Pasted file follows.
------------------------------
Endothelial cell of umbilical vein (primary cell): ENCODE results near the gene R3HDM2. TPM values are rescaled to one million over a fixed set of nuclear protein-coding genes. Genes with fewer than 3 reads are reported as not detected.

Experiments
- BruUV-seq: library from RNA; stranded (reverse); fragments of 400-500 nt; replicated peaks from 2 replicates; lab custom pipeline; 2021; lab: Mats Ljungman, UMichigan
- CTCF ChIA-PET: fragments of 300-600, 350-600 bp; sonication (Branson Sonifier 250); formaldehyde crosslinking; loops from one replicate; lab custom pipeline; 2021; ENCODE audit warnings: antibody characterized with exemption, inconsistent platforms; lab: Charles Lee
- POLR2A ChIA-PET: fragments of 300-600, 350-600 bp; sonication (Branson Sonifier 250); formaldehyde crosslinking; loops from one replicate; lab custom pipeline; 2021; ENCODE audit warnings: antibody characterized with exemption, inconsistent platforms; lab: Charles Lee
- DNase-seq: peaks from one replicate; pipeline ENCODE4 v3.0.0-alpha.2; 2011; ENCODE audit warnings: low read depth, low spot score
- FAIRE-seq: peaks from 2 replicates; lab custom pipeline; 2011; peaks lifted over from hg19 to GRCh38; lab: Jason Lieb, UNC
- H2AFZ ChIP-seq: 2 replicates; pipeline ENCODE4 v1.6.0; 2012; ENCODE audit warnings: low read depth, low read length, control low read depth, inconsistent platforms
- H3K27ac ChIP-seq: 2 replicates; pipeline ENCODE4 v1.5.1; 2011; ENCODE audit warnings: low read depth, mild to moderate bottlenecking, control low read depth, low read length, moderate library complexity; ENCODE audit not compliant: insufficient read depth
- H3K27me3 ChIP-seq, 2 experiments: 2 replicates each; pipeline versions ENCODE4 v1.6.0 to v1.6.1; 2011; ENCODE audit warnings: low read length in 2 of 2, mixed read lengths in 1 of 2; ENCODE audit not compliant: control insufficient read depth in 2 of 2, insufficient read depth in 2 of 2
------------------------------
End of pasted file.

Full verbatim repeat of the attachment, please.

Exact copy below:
Endothelial cell of umbilical vein (primary cell): ENCODE results near the gene R3HDM2. TPM values are rescaled to one million over a fixed set of nuclear protein-coding genes. Genes with fewer than 3 reads are reported as not detected.

Experiments
- BruUV-seq: library from RNA; stranded (reverse); fragments of 400-500 nt; replicated peaks from 2 replicates; lab custom pipeline; 2021; lab: Mats Ljungman, UMichigan
- CTCF ChIA-PET: fragments of 300-600, 350-600 bp; sonication (Branson Sonifier 250); formaldehyde crosslinking; loops from one replicate; lab custom pipeline; 2021; ENCODE audit warnings: antibody characterized with exemption, inconsistent platforms; lab: Charles Lee
- POLR2A ChIA-PET: fragments of 300-600, 350-600 bp; sonication (Branson Sonifier 250); formaldehyde crosslinking; loops from one replicate; lab custom pipeline; 2021; ENCODE audit warnings: antibody characterized with exemption, inconsistent platforms; lab: Charles Lee
- DNase-seq: peaks from one replicate; pipeline ENCODE4 v3.0.0-alpha.2; 2011; ENCODE audit warnings: low read depth, low spot score
- FAIRE-seq: peaks from 2 replicates; lab custom pipeline; 2011; peaks lifted over from hg19 to GRCh38; lab: Jason Lieb, UNC
- H2AFZ ChIP-seq: 2 replicates; pipeline ENCODE4 v1.6.0; 2012; ENCODE audit warnings: low read depth, low read length, control low read depth, inconsistent platforms
- H3K27ac ChIP-seq: 2 replicates; pipeline ENCODE4 v1.5.1; 2011; ENCODE audit warnings: low read depth, mild to moderate bottlenecking, control low read depth, low read length, moderate library complexity; ENCODE audit not compliant: insufficient read depth
- H3K27me3 ChIP-seq, 2 experiments: 2 replicates each; pipeline versions ENCODE4 v1.6.0 to v1.6.1; 2011; ENCODE audit warnings: low read length in 2 of 2, mixed read lengths in 1 of 2; ENCODE audit not compliant: control insufficient read depth in 2 of 2, insufficient read depth in 2 of 2